- To determine the definition of atoms and molecules and the difference of those notions.
- Understanding isotopes, atomic mass, and molecular mass.
- Understanding mole concept and molar mass.
According to Dalton’s atomic theory, atoms are the basic units of matter and the defining structure of elements. Atoms are made up of three parts: protons (positively charged), neutrons (uncharged) and electrons (negatively charged).
For example: Sodium ( ) has 11 protons, 12 neutrons and 11 electrons.
Molecules form when two or more atoms form chemical bonds with each other. It doesn’t matter if the atoms are the same or are different from each other.
3. Isotopes: …show more content…
For example: There are 5 isotopes of nickel in the nature, including: , , , , .
4. Atomic mass:
Atomic mass is the mass of an isotope of an element measured in units base on 1/12 the mass of the cacbon -12 atom. The atomic mass is equal to total mass of protons and neutrons ( Because the mass of electrons is insignificant )
For example: There are 5 isotopes of nickel in the nature, including: (67.78%), (26.16%), (1.25%), (3.66%), (1.15%).
Thus, average atomic mass of nickel will be 58.8127 u
5. Molecular mass:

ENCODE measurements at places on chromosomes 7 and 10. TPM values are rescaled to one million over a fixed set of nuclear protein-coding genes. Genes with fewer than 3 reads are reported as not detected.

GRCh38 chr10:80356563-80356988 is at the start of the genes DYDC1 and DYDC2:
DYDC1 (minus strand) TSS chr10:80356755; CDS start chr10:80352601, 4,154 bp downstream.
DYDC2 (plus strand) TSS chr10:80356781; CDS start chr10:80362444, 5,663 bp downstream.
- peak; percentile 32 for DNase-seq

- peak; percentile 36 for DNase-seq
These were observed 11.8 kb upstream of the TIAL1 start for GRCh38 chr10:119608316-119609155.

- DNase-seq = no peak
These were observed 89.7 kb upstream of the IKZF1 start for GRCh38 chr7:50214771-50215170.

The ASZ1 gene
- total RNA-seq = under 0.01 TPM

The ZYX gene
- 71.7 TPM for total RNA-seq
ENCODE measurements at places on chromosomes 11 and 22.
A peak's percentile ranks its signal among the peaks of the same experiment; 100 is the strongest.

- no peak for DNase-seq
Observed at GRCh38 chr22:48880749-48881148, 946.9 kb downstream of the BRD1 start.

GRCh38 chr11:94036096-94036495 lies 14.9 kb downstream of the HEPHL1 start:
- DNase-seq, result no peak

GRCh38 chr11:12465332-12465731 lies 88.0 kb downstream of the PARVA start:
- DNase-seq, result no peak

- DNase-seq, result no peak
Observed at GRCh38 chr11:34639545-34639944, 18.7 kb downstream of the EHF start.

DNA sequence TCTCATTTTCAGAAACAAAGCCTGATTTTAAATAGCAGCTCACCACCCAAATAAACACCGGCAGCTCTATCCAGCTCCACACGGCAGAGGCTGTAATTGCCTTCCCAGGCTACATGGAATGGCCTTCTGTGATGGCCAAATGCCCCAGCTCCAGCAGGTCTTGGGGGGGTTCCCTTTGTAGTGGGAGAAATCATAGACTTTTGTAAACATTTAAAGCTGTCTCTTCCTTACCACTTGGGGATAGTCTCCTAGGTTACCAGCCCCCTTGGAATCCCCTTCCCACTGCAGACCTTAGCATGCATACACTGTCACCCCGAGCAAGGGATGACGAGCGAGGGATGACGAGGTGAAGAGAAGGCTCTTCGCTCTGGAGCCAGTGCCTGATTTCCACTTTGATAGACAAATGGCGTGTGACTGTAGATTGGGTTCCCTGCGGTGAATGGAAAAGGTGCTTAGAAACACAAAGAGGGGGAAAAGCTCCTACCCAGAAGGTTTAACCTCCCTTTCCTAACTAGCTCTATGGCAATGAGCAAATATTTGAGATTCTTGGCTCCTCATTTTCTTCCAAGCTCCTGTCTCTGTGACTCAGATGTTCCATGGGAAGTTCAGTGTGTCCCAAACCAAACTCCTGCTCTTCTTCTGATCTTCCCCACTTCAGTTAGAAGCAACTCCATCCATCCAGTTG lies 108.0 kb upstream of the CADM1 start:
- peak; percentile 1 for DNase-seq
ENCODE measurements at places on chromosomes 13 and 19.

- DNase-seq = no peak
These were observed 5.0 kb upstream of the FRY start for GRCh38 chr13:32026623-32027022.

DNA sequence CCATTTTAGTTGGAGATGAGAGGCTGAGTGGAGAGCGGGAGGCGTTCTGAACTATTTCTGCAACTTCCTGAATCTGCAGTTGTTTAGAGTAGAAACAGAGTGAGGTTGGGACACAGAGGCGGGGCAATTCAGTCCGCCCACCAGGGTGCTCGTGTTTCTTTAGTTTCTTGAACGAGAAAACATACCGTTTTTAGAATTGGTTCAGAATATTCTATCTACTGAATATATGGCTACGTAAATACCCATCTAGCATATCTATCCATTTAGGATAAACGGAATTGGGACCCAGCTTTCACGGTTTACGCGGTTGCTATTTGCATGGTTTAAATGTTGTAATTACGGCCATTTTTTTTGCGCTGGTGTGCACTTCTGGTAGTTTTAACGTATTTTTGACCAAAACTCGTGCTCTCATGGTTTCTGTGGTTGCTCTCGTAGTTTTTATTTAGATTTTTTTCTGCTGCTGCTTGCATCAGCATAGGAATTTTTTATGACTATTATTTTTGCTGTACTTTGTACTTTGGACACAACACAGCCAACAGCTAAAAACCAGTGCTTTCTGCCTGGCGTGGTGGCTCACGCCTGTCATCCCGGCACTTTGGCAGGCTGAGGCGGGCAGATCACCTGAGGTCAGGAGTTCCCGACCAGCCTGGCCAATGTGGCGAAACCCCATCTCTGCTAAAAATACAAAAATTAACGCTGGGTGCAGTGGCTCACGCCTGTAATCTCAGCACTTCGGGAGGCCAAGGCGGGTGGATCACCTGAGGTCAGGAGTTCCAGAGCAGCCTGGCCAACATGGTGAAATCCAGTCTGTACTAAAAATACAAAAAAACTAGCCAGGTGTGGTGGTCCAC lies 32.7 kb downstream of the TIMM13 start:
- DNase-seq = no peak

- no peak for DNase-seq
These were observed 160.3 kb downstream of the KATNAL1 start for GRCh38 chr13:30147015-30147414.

Molecular mass is a number equal to the sum of atomic masses of the atoms in a molecule.
For example: The molecular mass of = 12 + 1 x 4 = 16.0 u
6. Mole concept:
Mole is defined as the amount of a substance, which contains the same number of chemical units as there are atoms in exactly 12 grams of pure cacbon. A mole represents the quantity of material, which contains one Avogadro’s number ( ) of chemical units of any substance.
For example: one mol of sodium ions ( ) = ions
7. Molar mass:
Molar mass is the mass of one mole of a substance .
For example: How many grams are there in 5 mol of benzene ( )
Molar mass of benzene ( ) = 78.0 …show more content…
- To Study about types of chemical reactions such as combination, decomposition, displacement and double displacement.
- Find out about oxidation and reduction (redox reactions).
1. Combination reactions:
Combination reactions are reactions in which two reactants combine to form one product.
For example: when a metal undergos a combination reaction with oxygen, a metal oxide is formed. 2. Decomposition reactions:
Decomposition reactions are those in which one compound breaks down to form two or more products.
For example: Applying heat and electric in aluminothermic reaction: 3. Displacement reactions:
Displacement reactions are those in which an element reacts with a compound to form a new compound and release a different element.
For example: Highly pure silicon for computer chips is produced through a displacement reaction. In this reaction, hydrogen reacts with silicon tetrachloride to form hydrogen chloride and release silicon. 4. Double displacement reactions:
Double displacement reactions are those in which two compounds exchange ions to form two new compounds.
For example: In the reaction of copper sulphate and hydrogen sulphide, copper sulphide and sulphuric acid are